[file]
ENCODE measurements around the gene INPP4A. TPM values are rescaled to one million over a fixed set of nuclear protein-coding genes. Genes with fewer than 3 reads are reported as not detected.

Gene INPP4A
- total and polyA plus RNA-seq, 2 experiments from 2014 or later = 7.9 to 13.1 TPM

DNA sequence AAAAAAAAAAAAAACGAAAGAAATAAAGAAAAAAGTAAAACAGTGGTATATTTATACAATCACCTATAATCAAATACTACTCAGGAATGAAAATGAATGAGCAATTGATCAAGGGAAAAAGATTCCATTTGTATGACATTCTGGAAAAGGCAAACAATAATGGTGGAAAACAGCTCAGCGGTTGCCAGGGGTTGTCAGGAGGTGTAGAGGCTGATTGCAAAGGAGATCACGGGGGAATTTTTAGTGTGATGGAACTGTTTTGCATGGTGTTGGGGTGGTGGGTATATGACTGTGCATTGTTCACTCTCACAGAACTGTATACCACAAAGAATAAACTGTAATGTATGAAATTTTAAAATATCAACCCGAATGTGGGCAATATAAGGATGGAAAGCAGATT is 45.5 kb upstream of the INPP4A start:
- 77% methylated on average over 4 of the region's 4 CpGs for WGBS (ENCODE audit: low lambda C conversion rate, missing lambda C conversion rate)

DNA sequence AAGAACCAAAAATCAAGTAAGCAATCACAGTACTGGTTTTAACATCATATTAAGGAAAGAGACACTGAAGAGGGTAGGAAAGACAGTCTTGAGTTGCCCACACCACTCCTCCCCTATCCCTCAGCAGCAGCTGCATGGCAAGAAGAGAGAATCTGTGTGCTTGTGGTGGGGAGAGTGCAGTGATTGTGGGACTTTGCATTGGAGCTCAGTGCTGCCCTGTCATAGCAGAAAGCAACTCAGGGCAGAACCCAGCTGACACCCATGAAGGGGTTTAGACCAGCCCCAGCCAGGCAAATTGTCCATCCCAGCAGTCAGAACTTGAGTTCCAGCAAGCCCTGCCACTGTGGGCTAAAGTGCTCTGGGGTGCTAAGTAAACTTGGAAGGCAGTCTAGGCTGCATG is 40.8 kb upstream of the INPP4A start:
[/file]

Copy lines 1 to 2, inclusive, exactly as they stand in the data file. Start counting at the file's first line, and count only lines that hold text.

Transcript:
ENCODE measurements around the gene INPP4A. TPM values are rescaled to one million over a fixed set of nuclear protein-coding genes. Genes with fewer than 3 reads are reported as not detected.

Gene INPP4A